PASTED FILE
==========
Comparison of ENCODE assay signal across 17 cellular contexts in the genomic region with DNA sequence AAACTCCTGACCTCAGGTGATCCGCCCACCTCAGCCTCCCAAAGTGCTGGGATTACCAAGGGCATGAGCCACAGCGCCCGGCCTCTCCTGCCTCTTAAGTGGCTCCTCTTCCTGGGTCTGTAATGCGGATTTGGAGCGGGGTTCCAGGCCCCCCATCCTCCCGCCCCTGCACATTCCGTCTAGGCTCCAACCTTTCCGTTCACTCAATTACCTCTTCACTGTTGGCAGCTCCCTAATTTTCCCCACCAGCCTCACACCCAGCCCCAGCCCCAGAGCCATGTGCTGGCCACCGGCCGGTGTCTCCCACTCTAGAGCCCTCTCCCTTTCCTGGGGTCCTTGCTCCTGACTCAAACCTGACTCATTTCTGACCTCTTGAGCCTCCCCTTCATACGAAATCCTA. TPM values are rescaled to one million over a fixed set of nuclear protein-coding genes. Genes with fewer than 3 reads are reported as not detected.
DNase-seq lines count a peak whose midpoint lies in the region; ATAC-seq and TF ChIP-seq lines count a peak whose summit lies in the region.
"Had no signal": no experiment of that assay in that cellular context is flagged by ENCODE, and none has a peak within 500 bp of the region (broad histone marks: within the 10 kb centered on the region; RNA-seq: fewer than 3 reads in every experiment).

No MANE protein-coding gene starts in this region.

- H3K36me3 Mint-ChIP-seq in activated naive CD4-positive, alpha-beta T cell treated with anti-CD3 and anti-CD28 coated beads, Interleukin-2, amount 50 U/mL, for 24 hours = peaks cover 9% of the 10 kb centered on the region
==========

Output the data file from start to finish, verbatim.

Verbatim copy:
Comparison of ENCODE assay signal across 17 cellular contexts in the genomic region with DNA sequence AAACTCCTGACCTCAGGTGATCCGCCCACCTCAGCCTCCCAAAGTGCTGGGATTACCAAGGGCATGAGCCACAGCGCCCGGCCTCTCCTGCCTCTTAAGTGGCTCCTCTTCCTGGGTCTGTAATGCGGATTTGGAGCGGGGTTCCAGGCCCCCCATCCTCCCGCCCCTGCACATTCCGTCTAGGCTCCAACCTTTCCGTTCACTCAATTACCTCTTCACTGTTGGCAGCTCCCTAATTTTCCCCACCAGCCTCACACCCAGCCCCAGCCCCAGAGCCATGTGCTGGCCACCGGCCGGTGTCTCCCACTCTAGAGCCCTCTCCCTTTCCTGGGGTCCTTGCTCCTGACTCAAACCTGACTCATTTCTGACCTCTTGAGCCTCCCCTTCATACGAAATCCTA. TPM values are rescaled to one million over a fixed set of nuclear protein-coding genes. Genes with fewer than 3 reads are reported as not detected.
DNase-seq lines count a peak whose midpoint lies in the region; ATAC-seq and TF ChIP-seq lines count a peak whose summit lies in the region.
"Had no signal": no experiment of that assay in that cellular context is flagged by ENCODE, and none has a peak within 500 bp of the region (broad histone marks: within the 10 kb centered on the region; RNA-seq: fewer than 3 reads in every experiment).

No MANE protein-coding gene starts in this region.

- H3K36me3 Mint-ChIP-seq in activated naive CD4-positive, alpha-beta T cell treated with anti-CD3 and anti-CD28 coated beads, Interleukin-2, amount 50 U/mL, for 24 hours = peaks cover 9% of the 10 kb centered on the region